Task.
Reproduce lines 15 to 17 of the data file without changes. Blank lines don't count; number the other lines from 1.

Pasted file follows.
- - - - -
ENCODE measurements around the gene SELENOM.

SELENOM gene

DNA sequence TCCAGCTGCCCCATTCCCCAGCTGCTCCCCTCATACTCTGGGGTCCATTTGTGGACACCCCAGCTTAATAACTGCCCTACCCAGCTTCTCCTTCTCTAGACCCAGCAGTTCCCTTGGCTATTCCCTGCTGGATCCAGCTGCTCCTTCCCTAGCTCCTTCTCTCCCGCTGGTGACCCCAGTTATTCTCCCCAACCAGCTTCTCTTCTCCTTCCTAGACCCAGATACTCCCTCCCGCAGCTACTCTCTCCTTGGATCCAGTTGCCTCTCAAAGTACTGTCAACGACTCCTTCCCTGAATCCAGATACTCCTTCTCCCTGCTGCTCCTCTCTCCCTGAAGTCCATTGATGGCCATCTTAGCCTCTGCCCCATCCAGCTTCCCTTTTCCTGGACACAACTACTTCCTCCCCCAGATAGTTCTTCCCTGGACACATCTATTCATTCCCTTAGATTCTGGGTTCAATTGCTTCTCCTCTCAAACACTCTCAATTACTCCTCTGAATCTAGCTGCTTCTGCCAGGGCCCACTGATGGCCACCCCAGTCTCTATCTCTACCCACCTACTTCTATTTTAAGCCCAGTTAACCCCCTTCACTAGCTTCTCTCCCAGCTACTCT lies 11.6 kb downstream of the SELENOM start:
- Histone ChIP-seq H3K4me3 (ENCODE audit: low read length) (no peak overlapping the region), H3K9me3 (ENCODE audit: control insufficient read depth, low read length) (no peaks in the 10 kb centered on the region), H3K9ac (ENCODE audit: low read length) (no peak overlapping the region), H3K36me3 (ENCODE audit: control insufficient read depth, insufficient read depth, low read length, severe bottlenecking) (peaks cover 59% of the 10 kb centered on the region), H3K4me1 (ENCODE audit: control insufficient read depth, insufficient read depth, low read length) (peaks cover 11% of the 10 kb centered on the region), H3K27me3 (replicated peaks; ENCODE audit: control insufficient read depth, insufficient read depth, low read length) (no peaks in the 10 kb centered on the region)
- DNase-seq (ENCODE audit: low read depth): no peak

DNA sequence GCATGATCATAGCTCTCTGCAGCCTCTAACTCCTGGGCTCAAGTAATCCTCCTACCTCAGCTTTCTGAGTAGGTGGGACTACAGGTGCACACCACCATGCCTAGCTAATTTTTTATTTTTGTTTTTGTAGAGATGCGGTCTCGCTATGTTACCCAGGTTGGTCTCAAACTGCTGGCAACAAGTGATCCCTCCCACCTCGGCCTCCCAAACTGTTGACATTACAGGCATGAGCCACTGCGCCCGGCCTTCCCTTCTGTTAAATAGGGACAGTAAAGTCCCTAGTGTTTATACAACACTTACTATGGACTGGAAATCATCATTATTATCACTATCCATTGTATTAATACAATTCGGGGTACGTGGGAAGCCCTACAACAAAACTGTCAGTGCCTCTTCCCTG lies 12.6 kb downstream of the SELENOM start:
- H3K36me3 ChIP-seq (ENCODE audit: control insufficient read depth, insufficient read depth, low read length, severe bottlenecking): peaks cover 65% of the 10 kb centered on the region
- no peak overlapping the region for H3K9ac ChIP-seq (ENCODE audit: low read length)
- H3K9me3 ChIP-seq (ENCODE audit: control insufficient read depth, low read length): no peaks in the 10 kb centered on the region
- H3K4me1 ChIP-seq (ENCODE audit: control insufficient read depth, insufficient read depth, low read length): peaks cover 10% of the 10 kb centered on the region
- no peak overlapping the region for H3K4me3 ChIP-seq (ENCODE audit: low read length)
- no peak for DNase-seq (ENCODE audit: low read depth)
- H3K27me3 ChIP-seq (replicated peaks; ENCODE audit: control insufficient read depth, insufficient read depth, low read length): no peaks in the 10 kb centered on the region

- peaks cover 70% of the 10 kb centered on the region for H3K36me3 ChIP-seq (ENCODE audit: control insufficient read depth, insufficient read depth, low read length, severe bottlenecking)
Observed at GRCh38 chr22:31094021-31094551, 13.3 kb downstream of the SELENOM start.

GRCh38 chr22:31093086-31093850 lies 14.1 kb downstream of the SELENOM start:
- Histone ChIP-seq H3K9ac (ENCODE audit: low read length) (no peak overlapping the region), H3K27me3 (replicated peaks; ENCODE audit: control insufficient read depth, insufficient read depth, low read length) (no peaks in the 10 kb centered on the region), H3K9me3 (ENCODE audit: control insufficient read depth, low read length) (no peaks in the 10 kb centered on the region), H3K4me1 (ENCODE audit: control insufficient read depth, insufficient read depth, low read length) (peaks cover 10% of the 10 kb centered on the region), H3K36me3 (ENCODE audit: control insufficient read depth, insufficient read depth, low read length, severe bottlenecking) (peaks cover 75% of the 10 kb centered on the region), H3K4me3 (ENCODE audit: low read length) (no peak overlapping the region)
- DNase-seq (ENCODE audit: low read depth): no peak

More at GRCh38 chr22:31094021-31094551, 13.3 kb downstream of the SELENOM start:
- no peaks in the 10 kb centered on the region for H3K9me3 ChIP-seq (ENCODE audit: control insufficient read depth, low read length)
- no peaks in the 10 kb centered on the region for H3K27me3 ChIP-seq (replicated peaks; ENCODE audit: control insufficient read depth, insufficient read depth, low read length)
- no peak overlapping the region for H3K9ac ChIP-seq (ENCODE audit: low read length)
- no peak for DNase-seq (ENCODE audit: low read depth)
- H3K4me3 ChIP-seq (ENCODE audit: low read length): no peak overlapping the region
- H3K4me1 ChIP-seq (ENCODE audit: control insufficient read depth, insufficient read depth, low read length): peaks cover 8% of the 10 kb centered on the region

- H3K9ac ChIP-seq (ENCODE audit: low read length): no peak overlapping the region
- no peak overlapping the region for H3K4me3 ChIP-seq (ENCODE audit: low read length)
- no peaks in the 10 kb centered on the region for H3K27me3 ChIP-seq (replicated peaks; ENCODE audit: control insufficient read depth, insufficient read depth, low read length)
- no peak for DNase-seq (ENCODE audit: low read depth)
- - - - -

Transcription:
Observed at GRCh38 chr22:31094021-31094551, 13.3 kb downstream of the SELENOM start.

GRCh38 chr22:31093086-31093850 lies 14.1 kb downstream of the SELENOM start:
- Histone ChIP-seq H3K9ac (ENCODE audit: low read length) (no peak overlapping the region), H3K27me3 (replicated peaks; ENCODE audit: control insufficient read depth, insufficient read depth, low read length) (no peaks in the 10 kb centered on the region), H3K9me3 (ENCODE audit: control insufficient read depth, low read length) (no peaks in the 10 kb centered on the region), H3K4me1 (ENCODE audit: control insufficient read depth, insufficient read depth, low read length) (peaks cover 10% of the 10 kb centered on the region), H3K36me3 (ENCODE audit: control insufficient read depth, insufficient read depth, low read length, severe bottlenecking) (peaks cover 75% of the 10 kb centered on the region), H3K4me3 (ENCODE audit: low read length) (no peak overlapping the region)